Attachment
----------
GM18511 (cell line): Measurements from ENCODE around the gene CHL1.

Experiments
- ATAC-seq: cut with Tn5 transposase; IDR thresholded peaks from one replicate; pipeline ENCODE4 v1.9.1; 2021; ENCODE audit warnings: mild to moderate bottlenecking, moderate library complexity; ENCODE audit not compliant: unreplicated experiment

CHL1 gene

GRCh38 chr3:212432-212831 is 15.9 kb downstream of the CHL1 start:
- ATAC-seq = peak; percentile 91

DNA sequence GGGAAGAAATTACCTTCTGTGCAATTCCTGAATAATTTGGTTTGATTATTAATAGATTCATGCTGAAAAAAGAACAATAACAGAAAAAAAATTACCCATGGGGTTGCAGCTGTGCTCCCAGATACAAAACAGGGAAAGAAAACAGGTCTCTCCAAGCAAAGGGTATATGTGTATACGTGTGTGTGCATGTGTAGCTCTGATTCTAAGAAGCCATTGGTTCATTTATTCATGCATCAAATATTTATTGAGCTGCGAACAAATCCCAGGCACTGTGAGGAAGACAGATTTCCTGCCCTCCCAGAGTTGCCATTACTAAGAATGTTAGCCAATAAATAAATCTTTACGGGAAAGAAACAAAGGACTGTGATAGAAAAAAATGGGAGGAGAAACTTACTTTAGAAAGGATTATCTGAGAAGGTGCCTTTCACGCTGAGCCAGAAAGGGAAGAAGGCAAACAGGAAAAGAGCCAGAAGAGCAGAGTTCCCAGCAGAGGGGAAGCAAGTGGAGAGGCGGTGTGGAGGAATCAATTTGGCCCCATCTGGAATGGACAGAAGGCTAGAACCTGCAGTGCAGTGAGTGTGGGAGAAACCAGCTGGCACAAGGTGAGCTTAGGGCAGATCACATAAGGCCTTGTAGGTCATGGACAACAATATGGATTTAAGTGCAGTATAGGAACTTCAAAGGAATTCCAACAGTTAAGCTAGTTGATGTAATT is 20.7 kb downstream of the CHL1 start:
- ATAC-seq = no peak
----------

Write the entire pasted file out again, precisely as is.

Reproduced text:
GM18511 (cell line): Measurements from ENCODE around the gene CHL1.

Experiments
- ATAC-seq: cut with Tn5 transposase; IDR thresholded peaks from one replicate; pipeline ENCODE4 v1.9.1; 2021; ENCODE audit warnings: mild to moderate bottlenecking, moderate library complexity; ENCODE audit not compliant: unreplicated experiment

CHL1 gene

GRCh38 chr3:212432-212831 is 15.9 kb downstream of the CHL1 start:
- ATAC-seq = peak; percentile 91

DNA sequence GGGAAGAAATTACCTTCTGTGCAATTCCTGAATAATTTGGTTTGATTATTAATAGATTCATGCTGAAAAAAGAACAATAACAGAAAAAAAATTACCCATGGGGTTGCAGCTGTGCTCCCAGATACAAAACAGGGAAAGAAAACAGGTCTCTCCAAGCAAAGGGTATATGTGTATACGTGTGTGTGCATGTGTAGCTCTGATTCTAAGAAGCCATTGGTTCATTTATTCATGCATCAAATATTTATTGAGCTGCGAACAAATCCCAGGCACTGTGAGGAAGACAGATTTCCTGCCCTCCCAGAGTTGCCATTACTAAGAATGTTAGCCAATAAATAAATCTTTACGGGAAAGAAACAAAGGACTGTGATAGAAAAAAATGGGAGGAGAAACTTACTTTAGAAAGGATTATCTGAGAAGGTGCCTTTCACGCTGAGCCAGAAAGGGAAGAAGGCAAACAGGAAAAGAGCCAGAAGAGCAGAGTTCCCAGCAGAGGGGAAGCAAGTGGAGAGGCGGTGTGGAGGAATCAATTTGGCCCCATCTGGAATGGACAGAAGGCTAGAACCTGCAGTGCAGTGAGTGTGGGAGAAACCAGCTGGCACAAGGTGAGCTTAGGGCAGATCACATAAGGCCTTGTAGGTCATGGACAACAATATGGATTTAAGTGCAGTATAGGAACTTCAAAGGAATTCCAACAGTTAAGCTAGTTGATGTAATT is 20.7 kb downstream of the CHL1 start:
- ATAC-seq = no peak